As I noted yesterday, U.S. Rep. Hank Johnson said something pretty stupid and inflammatory about his colleague from South Carolina, Joe Wilson, regarding Wilson’s outburst during President Obama’s health-care speech to Congress:
”It did not help the cause of diversity and tolerance with his remarks. If I was a betting man, I’d say it instigated more racist sentiment, feeling that it’s OK, that you don’t have to bury it down,” Johnson said. “I guess we’ll probably have folks putting on white hoods and white uniforms again and riding through the countryside, intimidating people. That’s the logical conclusion if this kind of attitude is not rebuked.”
That’s just nonsense, and it’s completely unfair to Wilson. Opposition to Obama’s health-care plan is not by any means evidence of racism, and it is wrong to imply otherwise. In fact, “racism” is such a powerful charge that it should never be leveled lightly. Using the charge in an effort to silence criticism, as some have done, is wrong and destructive and cheapens the stigma of real racism.
But let’s not fool ourselves. Real evidence of racism abounds. Fox News star Glenn Beck, the inspiration for last weekend’s rally in Washington, said on the air recently that “this president has exposed himself as a guy, over and over and over again, who has a deep-seated hatred for white people, or the white culture.”
President Obama hates white people? That’s racist nonsense, plain and unvarnished, and any movement that looks to clowns such as Beck for leadership despite such statements opens itself up to justified questions about racist intentions.
Mark Williams, another of the leaders of the Tea Party movement, went on national TV last night and confirmed previous statements that Obama is our nation’s “racist in chief” and an “Indonesian Muslim turned welfare thug.”
“Welfare thug?” It’s been said that in the infinity of time, there is no sentence that has not already been written or uttered, but I’m gonna guess that in all the long history of the American republic and the English language, no previous president has ever been described using those two words. You might say Williams was speaking in code, but the phrase is so blatantly racist that no decoding is required.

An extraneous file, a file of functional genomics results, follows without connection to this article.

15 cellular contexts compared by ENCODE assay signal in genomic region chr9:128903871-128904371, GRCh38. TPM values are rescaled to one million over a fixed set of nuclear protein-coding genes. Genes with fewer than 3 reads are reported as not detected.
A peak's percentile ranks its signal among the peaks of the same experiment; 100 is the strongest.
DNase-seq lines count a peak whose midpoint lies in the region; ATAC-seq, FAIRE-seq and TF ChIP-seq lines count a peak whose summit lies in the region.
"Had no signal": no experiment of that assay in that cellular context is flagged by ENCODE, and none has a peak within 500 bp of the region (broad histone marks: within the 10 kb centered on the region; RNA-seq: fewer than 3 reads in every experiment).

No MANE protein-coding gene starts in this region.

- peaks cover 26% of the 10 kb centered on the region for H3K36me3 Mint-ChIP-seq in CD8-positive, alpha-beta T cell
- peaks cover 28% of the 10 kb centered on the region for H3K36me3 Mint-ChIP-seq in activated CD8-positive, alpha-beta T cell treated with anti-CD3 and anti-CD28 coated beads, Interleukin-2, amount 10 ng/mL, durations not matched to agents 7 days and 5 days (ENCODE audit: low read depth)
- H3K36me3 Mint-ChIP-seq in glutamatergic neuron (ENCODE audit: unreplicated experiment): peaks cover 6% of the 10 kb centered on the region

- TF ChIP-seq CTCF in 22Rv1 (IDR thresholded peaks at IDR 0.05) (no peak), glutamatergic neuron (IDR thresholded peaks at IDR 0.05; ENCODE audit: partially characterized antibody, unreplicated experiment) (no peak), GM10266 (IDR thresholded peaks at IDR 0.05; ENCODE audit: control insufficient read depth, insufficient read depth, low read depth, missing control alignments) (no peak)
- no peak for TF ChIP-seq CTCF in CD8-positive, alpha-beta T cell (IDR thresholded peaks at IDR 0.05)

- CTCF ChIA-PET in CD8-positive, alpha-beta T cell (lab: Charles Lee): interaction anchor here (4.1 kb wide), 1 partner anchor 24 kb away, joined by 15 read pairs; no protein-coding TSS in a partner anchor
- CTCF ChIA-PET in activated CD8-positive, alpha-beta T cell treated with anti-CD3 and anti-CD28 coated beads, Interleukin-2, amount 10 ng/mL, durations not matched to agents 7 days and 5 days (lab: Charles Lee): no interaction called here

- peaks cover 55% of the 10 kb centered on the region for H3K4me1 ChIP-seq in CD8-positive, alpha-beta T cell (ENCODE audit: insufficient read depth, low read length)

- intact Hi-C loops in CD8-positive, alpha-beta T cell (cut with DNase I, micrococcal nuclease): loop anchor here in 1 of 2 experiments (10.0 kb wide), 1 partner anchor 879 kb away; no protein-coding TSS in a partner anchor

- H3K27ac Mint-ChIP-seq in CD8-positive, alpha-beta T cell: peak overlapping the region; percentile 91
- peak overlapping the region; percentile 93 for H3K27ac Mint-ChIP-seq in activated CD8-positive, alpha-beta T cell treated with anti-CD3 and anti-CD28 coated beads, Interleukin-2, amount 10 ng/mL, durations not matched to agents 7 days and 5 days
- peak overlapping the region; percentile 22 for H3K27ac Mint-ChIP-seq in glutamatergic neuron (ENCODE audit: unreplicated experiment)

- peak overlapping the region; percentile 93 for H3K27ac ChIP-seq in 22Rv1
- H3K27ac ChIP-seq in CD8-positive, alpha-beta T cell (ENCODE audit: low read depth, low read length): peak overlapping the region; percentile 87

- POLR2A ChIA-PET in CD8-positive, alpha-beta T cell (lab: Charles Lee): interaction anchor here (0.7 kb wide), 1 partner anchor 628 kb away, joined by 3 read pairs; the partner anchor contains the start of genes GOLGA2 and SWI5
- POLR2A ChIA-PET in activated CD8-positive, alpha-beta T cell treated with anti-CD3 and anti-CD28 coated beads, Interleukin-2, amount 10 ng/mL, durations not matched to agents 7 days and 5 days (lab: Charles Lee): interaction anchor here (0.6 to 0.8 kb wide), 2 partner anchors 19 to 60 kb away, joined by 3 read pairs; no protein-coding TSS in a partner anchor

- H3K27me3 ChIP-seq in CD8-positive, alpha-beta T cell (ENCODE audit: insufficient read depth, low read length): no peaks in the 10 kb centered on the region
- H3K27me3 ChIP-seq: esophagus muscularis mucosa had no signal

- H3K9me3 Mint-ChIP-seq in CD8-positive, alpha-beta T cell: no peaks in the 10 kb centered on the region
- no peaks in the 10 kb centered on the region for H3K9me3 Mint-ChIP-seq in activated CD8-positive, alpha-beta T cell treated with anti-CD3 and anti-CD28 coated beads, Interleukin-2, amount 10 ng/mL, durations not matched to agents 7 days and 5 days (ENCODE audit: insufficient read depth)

Then there’s the coverage of the schoolbus fight in St. Louis. It now appears that it was a simple case of bullying, reprehensible but utterly unremarkable. Yet right-wing outlets such as the Drudge Report and Rush Limbaugh immediately rushed to sell it as a metaphor for “Obama’s America” in which the poor downtrodden white male is once again being victimized. It was pretty sad to see the insecurities of millions of adults projected onto one teenaged kid.
In fact, as a white male myself, I’m embarrassed. People who look like me dominate the vast majority of Fortune 500 companies and the vast majority of elected political offices. We also control an overwhelming proportion of national wealth, yet somehow we are the downtrodden and powerless?
Guys, if you’re not getting what you think you deserve and have earned, it’s not because the black man is keeping you down. Really.
The game is pretty obvious. What we’re seeing is an effort to stir up white anger and resentment at black Americans in general and at Barack Obama in particular. It is an effort to remind white America that Obama cannot really be your president because, well, look at him. He’s one of Them, not one of Us.
And we’re better than that, all of us.
Johnson ought to apologize, profusely and sincerely, to Wilson. Wilson said two words, “You lie,” and there is no way in the world to accurately claim racism based on that evidence. The fact that Wilson is white, conservative and from South Carolina add absolutely nothing to the “evidence” against him. If you’re gonna throw charges of racism around, you have to be able to back them up.
That said, Limbaugh, Beck, Williams and others are appealing to racism, plain and simple.